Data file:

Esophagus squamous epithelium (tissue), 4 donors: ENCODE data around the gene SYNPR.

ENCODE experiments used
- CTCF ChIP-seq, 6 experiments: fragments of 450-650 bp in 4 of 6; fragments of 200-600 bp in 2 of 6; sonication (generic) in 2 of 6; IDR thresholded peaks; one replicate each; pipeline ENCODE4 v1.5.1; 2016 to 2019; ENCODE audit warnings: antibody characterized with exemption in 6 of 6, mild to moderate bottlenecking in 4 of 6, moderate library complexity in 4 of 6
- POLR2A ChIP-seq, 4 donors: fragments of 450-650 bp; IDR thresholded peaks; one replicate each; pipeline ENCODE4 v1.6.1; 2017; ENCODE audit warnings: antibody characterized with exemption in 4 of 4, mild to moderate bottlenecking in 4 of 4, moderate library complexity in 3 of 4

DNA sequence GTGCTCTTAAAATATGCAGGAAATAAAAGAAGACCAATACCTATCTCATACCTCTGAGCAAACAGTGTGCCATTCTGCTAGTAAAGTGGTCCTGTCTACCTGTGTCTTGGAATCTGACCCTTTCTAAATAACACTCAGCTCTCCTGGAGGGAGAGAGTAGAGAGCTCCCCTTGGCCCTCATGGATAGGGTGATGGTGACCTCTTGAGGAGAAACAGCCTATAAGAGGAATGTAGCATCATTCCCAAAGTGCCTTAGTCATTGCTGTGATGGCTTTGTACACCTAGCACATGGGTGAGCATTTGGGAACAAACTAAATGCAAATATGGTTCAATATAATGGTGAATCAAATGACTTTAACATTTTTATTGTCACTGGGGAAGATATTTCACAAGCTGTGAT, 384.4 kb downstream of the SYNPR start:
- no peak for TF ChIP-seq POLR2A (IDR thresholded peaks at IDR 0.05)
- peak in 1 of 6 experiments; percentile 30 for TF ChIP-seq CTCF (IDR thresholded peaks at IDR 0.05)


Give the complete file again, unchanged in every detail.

Esophagus squamous epithelium (tissue), 4 donors: ENCODE data around the gene SYNPR.

ENCODE experiments used
- CTCF ChIP-seq, 6 experiments: fragments of 450-650 bp in 4 of 6; fragments of 200-600 bp in 2 of 6; sonication (generic) in 2 of 6; IDR thresholded peaks; one replicate each; pipeline ENCODE4 v1.5.1; 2016 to 2019; ENCODE audit warnings: antibody characterized with exemption in 6 of 6, mild to moderate bottlenecking in 4 of 6, moderate library complexity in 4 of 6
- POLR2A ChIP-seq, 4 donors: fragments of 450-650 bp; IDR thresholded peaks; one replicate each; pipeline ENCODE4 v1.6.1; 2017; ENCODE audit warnings: antibody characterized with exemption in 4 of 4, mild to moderate bottlenecking in 4 of 4, moderate library complexity in 3 of 4

DNA sequence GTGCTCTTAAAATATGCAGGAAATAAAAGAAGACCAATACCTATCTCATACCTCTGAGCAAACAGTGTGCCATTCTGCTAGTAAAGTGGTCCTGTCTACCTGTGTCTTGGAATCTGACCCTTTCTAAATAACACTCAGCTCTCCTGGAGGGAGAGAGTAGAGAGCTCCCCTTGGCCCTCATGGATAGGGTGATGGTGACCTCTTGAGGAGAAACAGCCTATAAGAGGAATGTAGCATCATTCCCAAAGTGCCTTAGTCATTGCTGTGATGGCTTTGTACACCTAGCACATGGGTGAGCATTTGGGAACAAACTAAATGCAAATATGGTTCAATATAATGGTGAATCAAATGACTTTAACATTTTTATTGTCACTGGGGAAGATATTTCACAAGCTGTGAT, 384.4 kb downstream of the SYNPR start:
- no peak for TF ChIP-seq POLR2A (IDR thresholded peaks at IDR 0.05)
- peak in 1 of 6 experiments; percentile 30 for TF ChIP-seq CTCF (IDR thresholded peaks at IDR 0.05)